Proceedings, Debates of the U.S. Congress
December 6, 2011
112th Congress, 1st Session
Issue: Vol. 157, No. 186 — Daily Edition
Entire Issue (PDF)
THE 40TH ANNIVERSARY OF THE CASE OF LOUIS R. HARPER, ET. AL. V. MAYOR AND CITY OF BALTIMORE, ET. AL.
(Extensions of Remarks - December 06, 2011)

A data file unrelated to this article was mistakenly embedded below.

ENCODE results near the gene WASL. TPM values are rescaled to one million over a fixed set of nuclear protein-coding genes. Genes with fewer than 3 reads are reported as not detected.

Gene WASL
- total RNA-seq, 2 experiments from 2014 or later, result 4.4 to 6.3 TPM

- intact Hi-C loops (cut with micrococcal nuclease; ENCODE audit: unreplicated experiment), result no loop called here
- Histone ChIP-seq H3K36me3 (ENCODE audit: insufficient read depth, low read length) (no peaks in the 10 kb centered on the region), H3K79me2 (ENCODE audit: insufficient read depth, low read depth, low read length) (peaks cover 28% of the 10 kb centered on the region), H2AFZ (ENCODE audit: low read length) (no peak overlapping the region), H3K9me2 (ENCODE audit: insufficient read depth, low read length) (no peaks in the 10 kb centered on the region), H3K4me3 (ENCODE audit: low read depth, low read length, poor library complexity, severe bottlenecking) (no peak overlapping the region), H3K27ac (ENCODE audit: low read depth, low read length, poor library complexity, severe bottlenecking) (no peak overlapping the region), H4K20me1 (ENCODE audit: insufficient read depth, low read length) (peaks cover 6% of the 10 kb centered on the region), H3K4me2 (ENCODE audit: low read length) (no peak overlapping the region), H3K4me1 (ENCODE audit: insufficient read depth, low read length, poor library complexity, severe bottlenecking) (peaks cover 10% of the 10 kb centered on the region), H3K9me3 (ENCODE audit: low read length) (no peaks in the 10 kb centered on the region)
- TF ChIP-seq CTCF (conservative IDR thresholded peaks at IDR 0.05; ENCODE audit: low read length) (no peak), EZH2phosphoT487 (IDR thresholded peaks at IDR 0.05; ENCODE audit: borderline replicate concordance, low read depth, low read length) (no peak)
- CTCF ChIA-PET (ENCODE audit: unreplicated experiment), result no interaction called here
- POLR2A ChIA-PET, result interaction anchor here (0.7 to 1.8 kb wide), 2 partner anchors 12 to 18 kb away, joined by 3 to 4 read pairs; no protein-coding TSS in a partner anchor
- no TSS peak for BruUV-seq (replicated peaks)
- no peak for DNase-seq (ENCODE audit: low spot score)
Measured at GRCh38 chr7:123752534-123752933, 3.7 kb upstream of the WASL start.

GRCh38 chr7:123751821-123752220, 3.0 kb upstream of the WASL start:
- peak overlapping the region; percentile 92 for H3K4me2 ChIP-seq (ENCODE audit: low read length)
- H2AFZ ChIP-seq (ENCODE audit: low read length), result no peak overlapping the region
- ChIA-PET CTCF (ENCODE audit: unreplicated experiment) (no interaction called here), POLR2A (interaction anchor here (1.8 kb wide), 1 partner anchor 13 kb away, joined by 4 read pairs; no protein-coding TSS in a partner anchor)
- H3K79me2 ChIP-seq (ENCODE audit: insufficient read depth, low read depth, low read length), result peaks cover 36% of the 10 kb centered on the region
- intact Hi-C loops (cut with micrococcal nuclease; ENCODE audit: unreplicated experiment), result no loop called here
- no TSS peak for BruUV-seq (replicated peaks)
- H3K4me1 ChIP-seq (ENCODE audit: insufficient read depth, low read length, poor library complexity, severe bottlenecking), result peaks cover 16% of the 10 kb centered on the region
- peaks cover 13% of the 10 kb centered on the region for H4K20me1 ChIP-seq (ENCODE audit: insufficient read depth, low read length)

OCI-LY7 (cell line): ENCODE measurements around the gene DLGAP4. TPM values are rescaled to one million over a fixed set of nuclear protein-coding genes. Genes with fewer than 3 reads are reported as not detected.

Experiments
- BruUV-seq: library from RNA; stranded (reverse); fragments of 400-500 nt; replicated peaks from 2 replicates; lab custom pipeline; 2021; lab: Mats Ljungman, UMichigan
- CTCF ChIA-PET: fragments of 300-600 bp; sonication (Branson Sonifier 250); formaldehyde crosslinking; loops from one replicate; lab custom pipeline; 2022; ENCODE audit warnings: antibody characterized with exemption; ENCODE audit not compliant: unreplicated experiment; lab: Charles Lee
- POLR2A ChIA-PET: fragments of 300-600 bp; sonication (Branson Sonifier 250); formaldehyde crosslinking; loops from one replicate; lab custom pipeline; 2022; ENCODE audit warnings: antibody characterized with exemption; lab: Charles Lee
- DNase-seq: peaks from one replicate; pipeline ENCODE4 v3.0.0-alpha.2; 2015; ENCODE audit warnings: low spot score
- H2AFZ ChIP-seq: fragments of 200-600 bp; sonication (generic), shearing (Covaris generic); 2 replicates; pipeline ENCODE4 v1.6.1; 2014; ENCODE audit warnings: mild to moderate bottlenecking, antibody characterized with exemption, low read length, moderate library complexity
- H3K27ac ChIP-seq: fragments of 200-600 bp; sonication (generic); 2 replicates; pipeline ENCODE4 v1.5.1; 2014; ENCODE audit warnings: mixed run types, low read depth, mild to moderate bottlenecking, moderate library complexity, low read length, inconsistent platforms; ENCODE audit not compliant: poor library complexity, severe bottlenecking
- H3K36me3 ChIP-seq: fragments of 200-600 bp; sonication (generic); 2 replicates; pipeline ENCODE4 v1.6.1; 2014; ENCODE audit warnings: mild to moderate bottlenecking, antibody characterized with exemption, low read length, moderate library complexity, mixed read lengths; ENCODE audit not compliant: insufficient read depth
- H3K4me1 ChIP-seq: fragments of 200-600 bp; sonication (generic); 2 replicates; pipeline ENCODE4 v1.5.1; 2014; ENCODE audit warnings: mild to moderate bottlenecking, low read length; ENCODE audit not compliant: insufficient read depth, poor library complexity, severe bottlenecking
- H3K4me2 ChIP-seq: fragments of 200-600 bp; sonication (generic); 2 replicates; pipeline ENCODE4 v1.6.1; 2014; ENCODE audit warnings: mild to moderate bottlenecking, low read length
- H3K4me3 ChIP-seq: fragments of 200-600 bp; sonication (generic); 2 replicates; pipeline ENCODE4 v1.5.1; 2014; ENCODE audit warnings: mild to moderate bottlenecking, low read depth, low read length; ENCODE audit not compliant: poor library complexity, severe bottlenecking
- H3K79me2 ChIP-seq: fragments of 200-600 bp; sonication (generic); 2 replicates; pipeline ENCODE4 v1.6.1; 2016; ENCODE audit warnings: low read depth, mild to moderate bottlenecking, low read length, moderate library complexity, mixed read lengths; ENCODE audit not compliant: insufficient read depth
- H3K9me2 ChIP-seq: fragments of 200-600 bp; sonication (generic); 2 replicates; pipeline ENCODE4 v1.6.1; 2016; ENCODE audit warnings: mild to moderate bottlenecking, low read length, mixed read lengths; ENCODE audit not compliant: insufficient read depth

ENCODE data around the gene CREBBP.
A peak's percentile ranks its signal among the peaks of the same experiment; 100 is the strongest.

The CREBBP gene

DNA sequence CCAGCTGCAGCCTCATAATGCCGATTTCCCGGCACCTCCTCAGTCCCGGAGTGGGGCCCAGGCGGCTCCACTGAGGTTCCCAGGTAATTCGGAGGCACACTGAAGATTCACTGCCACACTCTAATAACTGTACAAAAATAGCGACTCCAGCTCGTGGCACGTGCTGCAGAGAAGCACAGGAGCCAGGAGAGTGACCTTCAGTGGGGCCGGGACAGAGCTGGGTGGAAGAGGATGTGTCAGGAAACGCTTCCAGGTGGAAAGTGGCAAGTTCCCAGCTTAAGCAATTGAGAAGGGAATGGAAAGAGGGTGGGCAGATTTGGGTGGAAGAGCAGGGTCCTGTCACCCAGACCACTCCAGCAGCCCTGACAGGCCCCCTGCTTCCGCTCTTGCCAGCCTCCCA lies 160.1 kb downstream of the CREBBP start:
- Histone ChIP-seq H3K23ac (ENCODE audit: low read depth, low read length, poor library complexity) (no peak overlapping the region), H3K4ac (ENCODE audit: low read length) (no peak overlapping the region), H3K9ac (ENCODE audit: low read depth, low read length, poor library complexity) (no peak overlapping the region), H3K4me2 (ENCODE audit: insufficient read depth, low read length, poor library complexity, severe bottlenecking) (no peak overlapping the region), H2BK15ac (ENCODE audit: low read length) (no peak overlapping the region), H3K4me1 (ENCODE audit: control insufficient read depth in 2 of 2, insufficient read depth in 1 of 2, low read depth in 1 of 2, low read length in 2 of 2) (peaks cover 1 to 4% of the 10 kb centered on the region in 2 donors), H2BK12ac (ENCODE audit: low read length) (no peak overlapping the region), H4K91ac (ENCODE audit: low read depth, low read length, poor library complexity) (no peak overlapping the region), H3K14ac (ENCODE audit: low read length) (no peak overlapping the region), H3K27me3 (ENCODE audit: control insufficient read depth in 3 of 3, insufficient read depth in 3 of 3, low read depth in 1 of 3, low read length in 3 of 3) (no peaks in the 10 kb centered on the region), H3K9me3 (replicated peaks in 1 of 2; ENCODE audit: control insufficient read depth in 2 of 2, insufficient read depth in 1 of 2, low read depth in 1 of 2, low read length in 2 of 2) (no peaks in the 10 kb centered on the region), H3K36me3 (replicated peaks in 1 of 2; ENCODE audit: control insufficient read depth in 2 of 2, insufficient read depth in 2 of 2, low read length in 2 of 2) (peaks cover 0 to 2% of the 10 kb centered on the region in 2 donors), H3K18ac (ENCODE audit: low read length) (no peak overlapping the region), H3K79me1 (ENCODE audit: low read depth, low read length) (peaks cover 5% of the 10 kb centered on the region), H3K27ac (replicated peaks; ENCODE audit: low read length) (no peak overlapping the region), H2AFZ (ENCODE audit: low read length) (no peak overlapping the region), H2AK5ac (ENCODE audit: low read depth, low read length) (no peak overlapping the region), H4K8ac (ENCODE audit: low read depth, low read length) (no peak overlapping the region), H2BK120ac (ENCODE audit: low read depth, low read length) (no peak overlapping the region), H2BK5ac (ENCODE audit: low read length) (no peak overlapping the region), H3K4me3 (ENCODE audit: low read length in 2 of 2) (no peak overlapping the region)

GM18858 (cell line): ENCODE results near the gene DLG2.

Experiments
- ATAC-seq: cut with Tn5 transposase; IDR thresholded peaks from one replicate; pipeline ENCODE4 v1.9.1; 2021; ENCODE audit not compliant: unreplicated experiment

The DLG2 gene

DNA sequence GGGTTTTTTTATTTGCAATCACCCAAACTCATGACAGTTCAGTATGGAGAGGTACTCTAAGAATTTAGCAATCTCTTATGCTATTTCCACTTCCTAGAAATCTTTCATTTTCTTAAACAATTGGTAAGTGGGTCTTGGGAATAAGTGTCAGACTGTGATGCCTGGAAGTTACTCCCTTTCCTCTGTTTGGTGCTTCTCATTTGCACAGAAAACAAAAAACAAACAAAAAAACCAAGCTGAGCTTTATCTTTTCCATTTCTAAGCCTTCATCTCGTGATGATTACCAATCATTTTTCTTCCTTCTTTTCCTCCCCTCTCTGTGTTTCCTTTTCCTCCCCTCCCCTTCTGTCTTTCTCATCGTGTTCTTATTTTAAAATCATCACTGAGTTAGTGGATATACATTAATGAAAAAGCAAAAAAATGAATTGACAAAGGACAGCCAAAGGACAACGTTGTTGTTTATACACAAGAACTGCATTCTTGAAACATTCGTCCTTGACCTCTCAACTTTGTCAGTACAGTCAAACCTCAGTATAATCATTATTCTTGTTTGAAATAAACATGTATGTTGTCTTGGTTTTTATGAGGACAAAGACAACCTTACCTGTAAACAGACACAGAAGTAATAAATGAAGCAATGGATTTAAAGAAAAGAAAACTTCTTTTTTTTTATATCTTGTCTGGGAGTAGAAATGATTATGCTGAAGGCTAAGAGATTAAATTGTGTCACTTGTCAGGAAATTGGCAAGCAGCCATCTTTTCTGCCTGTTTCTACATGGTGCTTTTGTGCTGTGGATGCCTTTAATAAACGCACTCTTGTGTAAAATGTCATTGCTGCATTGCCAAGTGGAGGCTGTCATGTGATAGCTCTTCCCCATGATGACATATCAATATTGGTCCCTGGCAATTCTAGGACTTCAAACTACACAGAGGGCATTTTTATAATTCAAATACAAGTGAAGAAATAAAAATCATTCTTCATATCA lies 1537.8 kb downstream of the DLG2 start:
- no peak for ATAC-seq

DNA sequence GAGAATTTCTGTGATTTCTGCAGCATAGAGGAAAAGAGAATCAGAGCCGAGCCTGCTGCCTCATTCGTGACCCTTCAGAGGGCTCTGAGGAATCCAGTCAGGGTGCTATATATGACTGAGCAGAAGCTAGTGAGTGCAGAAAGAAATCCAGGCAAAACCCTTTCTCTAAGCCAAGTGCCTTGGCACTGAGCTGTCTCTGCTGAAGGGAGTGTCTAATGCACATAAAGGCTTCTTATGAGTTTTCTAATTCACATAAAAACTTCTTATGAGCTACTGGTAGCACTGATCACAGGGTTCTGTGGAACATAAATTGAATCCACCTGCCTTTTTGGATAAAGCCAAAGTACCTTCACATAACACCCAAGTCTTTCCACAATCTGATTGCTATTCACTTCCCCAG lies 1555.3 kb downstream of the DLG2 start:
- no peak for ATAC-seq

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[Extensions of Remarks] [Pages E2184-E2185] From the Congressional Record Online through the Government Publishing Office [www.gpo.gov] THE 40TH ANNIVERSARY OF THE CASE OF LOUIS R. HARPER, ET. AL. V. MAYOR AND CITY OF BALTIMORE, ET. AL. ______ HON. ELIJAH E. CUMMINGS of maryland in the house of representatives Tuesday, December 6, 2011 Mr. CUMMINGS. Mr. Speaker, I rise today to recognize the occasion of the 40th Anniversary of the case of Louis R. Harper, et. al. v. Mayor and City of Baltimore, et. al. This lawsuit, filed on December 6, 1971, to address discrimination within the Baltimore City Fire Department, BCFD, was the first federal lawsuit to combat discriminatory practices in hiring and promotion decisions in the public safety profession. The BCFD hired its first African American fire fighters on October 15, 1953, from a group of 41 men found eligible for appointment after the opportunity for them to take the entrance exam was opened in the summer of 1952. Almost 20 years later, one of those pioneering men became the architect behind the scenes of the legal action filed in 1971. Mr. Charles R. Thomas was the founding president of the Vulcan Blazers Incorporated, the Baltimore City Chapter of the International Association of Black Professional Fire Fighters. Mr. Thomas approached Kenneth L. Johnson of the Johnson & Smith law firm asking if he would take on this monumental case. After hearing the facts of the case, Mr. Johnson and his law partner, Mr. Gerald A. Smith, agreed to take the case. The named plaintiff in the case was Mr. Louis R. Harper, Jr. It was his bravery and selflessness that led the team of plaintiffs, including Mr. Thomas G. Deshields, Mr. Carl E. McDonald, and Mr. Alphonso Thornton. These BCFD members put their careers at risk to demand that the BCFD treat all employees equally. This case addressed discrimination in the BCFD entrance examination and promotional practices. At the time of the lawsuit, the names of fully qualified African American candidates were marked in red by the civil service commission before being sent to the BCFD. The lawsuit also dealt with disparity in the Department's practices for disciplining African American fire fighters. Upon the filing of the case, an injunction was issued to halt promotions into 44 newly created battalion chief positions. Finally, in the spring of 1973, Baltimore City was found guilty of discrimination in the management of the BCFD. Federal District Court Judge Joseph H. Young ordered a complete revamping of the Department's entrance examination and promotional procedures. Since this lawsuit was concluded, the BCFD has appointed an African American Fire Chief and promoted several officers to all ranks as high as assistant chief. Critically, the BCFD case win was just the beginning of Mr. Johnson and Mr. Smith's mission to eradicate discrimination from the public safety profession all along the east coast. This team went on to win fire department cases in Philadelphia, PA and Richmond, VA. They also won cases for African American Baltimore City Police Officers and workers at Bethlehem Steel. As I close, I also celebrate the remarkable careers of those involved in this groundbreaking case. The named plaintiff in the case, Mr. Louis R. Harper, Jr., became the first African American to be promoted to Captain in the Baltimore City Fire Department. The other named plaintiffs all retired with the rank of Captain with the exception of Mr. Carl McDonald, who retired as Assistant Chief. Mr. Kenneth Johnson has retired from the position of Judge on Baltimore's Supreme Bench. Mr. Gerald A. Smith still practices law from his office in the Baltimore area. These men are true heroes who opened the doors of opportunity to subsequent generations. I thank them for their service to Baltimore and to our nation--and for their willingness to lead the fight against injustice. [[Page E2185]] ____________________